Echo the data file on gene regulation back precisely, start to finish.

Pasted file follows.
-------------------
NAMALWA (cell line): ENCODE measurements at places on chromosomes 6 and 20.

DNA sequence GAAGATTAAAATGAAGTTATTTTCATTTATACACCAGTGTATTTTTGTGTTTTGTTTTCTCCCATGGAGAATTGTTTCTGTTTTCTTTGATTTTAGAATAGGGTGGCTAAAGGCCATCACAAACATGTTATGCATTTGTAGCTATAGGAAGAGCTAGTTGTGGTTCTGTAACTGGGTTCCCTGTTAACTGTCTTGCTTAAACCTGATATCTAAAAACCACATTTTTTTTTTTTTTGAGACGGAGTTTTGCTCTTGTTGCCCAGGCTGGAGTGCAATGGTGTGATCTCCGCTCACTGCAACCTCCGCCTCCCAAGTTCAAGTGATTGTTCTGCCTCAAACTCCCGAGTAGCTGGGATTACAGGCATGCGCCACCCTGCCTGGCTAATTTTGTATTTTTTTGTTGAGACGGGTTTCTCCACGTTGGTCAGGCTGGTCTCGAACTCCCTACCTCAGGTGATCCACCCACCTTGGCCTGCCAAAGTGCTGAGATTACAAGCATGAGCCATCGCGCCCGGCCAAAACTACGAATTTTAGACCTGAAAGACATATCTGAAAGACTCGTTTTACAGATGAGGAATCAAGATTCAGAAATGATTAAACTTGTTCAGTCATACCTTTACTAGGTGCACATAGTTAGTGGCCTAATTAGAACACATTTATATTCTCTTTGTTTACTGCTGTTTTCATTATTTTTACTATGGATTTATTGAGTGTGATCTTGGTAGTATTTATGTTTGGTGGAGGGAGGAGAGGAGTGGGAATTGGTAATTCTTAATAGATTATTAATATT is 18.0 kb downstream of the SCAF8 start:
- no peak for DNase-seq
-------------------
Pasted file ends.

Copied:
NAMALWA (cell line): ENCODE measurements at places on chromosomes 6 and 20.

DNA sequence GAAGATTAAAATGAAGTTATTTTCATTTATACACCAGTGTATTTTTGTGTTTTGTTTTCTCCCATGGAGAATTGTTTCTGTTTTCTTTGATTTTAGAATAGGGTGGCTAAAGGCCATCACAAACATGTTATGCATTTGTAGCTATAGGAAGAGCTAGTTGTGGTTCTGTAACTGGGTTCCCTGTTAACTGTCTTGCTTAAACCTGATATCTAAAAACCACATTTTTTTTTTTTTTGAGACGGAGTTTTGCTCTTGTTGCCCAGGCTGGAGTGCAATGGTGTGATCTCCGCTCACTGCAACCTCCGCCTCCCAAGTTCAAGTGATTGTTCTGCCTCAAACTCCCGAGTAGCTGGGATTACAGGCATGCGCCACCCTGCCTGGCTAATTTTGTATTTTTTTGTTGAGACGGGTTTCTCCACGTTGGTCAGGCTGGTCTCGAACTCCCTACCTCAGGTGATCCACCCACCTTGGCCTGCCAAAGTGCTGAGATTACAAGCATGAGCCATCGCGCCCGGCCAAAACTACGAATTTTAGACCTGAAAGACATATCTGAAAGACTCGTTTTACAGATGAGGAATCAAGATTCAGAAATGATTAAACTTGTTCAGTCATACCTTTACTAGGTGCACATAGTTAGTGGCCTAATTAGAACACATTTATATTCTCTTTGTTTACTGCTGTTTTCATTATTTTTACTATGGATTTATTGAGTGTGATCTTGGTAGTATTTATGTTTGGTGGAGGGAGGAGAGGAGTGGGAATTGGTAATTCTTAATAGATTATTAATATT is 18.0 kb downstream of the SCAF8 start:
- no peak for DNase-seq